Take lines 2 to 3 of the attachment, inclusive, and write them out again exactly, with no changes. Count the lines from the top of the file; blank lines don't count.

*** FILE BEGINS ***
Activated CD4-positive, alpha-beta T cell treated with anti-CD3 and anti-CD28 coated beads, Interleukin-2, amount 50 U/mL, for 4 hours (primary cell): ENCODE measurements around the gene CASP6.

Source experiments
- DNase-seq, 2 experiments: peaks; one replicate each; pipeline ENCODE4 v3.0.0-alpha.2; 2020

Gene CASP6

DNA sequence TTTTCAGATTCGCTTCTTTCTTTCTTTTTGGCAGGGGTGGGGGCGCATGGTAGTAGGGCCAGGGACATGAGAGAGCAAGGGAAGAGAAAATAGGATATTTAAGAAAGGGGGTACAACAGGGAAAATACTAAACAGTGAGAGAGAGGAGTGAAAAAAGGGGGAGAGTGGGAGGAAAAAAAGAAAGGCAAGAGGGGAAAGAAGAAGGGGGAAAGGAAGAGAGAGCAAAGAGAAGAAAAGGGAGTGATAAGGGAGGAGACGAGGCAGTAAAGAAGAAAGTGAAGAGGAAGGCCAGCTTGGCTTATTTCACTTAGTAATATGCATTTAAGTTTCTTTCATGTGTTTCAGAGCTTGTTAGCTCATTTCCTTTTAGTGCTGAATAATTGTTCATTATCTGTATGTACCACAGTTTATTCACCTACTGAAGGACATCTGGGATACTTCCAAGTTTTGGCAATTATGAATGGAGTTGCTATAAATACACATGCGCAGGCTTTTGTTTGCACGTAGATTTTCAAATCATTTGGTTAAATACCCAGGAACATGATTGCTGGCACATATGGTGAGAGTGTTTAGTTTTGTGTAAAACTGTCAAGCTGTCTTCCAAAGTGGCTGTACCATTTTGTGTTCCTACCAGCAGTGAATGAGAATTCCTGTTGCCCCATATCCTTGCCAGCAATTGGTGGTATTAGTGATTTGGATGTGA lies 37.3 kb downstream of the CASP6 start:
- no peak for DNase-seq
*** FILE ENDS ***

Source experiments
- DNase-seq, 2 experiments: peaks; one replicate each; pipeline ENCODE4 v3.0.0-alpha.2; 2020